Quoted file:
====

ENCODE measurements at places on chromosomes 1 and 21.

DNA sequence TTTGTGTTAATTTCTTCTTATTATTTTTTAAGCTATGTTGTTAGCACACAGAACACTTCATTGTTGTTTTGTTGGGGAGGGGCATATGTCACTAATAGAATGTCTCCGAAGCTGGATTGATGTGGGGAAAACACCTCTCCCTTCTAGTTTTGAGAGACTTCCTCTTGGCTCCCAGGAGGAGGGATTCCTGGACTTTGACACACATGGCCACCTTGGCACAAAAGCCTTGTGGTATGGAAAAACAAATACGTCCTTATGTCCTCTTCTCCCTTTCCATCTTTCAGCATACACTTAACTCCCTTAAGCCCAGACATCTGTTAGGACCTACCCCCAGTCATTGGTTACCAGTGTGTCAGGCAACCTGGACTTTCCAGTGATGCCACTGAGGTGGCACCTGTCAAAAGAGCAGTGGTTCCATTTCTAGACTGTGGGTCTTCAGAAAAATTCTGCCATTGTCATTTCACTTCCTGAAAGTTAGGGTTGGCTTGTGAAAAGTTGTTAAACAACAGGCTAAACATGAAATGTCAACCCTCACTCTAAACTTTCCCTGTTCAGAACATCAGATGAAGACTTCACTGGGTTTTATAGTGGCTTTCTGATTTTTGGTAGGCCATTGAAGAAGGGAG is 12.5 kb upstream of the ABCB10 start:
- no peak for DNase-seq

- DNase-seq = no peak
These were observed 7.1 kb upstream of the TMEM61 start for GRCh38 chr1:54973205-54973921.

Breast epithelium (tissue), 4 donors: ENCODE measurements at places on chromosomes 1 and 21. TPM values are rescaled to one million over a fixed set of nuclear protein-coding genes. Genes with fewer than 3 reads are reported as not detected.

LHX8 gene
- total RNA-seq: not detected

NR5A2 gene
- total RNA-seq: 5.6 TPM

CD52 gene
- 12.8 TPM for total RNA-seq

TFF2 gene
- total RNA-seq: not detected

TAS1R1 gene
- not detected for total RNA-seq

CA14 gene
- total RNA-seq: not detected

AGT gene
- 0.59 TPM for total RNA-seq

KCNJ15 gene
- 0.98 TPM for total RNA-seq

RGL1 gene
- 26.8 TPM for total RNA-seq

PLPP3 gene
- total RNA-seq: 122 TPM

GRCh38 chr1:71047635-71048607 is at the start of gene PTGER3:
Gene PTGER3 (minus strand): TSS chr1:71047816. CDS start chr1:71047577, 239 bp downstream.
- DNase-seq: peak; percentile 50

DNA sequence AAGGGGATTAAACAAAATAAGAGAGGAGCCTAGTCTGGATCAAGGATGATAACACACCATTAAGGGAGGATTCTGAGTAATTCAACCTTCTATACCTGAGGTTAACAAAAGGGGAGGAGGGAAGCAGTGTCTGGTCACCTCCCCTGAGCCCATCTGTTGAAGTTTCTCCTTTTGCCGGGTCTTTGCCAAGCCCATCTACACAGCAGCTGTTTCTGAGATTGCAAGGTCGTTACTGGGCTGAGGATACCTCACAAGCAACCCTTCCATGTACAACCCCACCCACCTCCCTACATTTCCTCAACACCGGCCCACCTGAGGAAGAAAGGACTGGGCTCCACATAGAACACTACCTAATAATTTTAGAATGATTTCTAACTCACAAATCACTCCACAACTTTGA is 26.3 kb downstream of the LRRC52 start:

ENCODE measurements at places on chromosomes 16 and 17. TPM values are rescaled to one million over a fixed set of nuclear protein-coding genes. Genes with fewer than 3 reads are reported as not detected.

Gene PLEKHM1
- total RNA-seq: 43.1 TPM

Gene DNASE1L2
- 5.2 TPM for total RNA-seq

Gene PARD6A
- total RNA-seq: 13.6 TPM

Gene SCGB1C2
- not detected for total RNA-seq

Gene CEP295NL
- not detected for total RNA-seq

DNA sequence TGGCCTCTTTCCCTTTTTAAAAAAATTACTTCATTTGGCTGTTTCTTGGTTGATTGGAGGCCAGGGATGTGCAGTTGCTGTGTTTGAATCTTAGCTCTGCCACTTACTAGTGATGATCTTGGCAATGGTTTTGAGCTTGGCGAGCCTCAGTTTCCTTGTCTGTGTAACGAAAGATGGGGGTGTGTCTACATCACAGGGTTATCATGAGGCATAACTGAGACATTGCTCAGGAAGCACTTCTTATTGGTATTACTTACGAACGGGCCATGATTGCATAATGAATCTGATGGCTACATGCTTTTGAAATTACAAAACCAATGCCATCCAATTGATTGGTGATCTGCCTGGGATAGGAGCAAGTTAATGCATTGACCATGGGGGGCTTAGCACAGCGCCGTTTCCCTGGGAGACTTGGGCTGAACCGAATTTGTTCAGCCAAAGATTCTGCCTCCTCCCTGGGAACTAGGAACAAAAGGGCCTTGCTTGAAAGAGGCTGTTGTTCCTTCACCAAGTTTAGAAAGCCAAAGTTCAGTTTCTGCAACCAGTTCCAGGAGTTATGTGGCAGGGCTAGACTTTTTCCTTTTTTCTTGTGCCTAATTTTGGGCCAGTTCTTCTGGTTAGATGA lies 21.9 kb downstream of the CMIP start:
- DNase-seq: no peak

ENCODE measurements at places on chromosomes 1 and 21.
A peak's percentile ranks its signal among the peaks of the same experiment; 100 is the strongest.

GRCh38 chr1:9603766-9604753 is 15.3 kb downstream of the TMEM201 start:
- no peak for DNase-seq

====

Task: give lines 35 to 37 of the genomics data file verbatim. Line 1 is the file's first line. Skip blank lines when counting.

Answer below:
- 5.2 TPM for total RNA-seq

Gene PARD6A
- total RNA-seq: 13.6 TPM